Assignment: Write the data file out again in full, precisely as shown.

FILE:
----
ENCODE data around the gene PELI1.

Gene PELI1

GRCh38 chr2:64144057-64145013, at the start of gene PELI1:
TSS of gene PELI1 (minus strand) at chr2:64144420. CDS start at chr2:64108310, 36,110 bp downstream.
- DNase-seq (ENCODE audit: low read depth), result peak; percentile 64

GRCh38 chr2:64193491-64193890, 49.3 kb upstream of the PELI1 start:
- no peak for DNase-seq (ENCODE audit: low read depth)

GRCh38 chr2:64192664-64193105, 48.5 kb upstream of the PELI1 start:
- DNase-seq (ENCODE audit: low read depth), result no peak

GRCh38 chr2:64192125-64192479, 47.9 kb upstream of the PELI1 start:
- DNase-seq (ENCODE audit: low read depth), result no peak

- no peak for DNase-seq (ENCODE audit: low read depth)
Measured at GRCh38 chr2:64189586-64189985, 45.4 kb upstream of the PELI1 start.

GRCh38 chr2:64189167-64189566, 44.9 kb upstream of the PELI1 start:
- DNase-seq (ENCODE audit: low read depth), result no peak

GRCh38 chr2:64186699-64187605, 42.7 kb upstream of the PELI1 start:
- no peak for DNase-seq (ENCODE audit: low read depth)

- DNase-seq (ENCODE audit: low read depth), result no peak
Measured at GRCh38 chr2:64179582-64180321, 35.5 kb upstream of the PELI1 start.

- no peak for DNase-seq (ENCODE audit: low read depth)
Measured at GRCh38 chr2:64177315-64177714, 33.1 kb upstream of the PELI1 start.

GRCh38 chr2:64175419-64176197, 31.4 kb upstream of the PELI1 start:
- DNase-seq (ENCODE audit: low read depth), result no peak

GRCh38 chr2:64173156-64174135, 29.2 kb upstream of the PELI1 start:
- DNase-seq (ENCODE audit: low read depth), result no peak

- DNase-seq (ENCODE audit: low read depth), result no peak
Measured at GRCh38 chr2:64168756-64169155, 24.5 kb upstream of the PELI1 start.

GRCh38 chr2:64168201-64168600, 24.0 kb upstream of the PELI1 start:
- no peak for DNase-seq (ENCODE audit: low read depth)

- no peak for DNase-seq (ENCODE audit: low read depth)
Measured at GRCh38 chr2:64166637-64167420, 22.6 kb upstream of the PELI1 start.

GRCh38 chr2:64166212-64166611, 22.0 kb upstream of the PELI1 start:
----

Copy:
ENCODE data around the gene PELI1.

Gene PELI1

GRCh38 chr2:64144057-64145013, at the start of gene PELI1:
TSS of gene PELI1 (minus strand) at chr2:64144420. CDS start at chr2:64108310, 36,110 bp downstream.
- DNase-seq (ENCODE audit: low read depth), result peak; percentile 64

GRCh38 chr2:64193491-64193890, 49.3 kb upstream of the PELI1 start:
- no peak for DNase-seq (ENCODE audit: low read depth)

GRCh38 chr2:64192664-64193105, 48.5 kb upstream of the PELI1 start:
- DNase-seq (ENCODE audit: low read depth), result no peak

GRCh38 chr2:64192125-64192479, 47.9 kb upstream of the PELI1 start:
- DNase-seq (ENCODE audit: low read depth), result no peak

- no peak for DNase-seq (ENCODE audit: low read depth)
Measured at GRCh38 chr2:64189586-64189985, 45.4 kb upstream of the PELI1 start.

GRCh38 chr2:64189167-64189566, 44.9 kb upstream of the PELI1 start:
- DNase-seq (ENCODE audit: low read depth), result no peak

GRCh38 chr2:64186699-64187605, 42.7 kb upstream of the PELI1 start:
- no peak for DNase-seq (ENCODE audit: low read depth)

- DNase-seq (ENCODE audit: low read depth), result no peak
Measured at GRCh38 chr2:64179582-64180321, 35.5 kb upstream of the PELI1 start.

- no peak for DNase-seq (ENCODE audit: low read depth)
Measured at GRCh38 chr2:64177315-64177714, 33.1 kb upstream of the PELI1 start.

GRCh38 chr2:64175419-64176197, 31.4 kb upstream of the PELI1 start:
- DNase-seq (ENCODE audit: low read depth), result no peak

GRCh38 chr2:64173156-64174135, 29.2 kb upstream of the PELI1 start:
- DNase-seq (ENCODE audit: low read depth), result no peak

- DNase-seq (ENCODE audit: low read depth), result no peak
Measured at GRCh38 chr2:64168756-64169155, 24.5 kb upstream of the PELI1 start.

GRCh38 chr2:64168201-64168600, 24.0 kb upstream of the PELI1 start:
- no peak for DNase-seq (ENCODE audit: low read depth)

- no peak for DNase-seq (ENCODE audit: low read depth)
Measured at GRCh38 chr2:64166637-64167420, 22.6 kb upstream of the PELI1 start.

GRCh38 chr2:64166212-64166611, 22.0 kb upstream of the PELI1 start: